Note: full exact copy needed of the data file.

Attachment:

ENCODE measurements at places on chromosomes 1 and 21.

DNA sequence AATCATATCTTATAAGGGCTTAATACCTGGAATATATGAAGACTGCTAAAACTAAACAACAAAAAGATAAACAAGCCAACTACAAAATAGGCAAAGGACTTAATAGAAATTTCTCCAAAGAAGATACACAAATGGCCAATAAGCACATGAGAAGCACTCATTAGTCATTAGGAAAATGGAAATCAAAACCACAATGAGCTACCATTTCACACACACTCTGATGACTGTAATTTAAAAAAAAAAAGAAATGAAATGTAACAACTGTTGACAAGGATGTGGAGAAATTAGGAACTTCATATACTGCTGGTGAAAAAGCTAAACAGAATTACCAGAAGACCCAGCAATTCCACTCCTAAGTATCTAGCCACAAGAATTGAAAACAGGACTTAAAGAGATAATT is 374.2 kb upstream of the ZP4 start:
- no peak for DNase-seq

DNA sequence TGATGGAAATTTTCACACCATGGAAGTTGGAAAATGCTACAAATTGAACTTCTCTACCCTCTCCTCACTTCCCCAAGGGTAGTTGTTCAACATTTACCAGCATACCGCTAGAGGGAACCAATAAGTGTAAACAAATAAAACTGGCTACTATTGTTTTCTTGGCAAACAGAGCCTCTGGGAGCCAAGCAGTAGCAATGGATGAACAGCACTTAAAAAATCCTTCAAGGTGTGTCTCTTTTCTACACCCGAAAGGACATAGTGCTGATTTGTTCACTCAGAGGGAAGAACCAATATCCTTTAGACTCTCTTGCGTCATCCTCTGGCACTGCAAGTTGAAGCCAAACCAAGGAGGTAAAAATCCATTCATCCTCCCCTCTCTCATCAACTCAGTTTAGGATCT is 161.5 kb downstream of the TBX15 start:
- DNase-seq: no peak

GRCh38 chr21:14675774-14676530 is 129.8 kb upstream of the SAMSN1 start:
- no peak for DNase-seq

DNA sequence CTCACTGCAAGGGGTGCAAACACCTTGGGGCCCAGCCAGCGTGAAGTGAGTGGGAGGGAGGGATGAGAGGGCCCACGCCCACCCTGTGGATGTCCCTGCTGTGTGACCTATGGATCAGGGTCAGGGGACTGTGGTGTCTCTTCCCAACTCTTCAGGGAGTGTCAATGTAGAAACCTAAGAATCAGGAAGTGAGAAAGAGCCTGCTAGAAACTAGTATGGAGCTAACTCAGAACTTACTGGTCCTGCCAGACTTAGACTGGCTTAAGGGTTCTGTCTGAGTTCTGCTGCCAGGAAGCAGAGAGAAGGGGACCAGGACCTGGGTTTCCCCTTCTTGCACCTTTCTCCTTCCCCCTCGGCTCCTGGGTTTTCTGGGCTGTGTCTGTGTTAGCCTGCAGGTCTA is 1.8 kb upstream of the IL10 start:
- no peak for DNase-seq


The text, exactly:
ENCODE measurements at places on chromosomes 1 and 21.

DNA sequence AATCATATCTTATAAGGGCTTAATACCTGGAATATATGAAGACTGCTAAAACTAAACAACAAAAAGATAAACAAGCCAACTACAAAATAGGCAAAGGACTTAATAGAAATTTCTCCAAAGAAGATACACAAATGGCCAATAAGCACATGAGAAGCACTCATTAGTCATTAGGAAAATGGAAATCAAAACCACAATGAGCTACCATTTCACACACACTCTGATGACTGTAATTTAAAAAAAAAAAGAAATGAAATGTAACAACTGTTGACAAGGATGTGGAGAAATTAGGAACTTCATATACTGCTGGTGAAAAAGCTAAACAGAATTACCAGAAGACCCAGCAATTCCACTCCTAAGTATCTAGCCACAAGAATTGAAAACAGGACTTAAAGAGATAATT is 374.2 kb upstream of the ZP4 start:
- no peak for DNase-seq

DNA sequence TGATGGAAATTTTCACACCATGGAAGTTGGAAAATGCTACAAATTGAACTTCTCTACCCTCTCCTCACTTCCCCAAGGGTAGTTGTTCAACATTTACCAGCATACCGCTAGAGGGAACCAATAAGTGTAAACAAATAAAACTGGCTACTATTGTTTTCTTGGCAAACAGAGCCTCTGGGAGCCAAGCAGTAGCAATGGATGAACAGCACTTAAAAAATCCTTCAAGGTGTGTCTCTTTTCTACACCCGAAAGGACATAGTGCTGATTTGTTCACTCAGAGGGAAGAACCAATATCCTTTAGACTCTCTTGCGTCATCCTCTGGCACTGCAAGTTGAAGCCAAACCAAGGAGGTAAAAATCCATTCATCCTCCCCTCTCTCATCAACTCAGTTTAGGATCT is 161.5 kb downstream of the TBX15 start:
- DNase-seq: no peak

GRCh38 chr21:14675774-14676530 is 129.8 kb upstream of the SAMSN1 start:
- no peak for DNase-seq

DNA sequence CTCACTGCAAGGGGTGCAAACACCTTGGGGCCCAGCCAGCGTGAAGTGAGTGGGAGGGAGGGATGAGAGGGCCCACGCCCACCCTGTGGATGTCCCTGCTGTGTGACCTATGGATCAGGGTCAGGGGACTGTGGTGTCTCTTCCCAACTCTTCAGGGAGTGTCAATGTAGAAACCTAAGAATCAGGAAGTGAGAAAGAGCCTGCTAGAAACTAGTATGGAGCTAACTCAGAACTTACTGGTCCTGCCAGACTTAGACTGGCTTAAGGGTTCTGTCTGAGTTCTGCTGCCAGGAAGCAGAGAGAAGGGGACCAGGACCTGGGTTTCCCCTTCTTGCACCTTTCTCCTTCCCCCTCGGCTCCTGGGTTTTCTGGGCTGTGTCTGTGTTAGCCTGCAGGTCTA is 1.8 kb upstream of the IL10 start:
- no peak for DNase-seq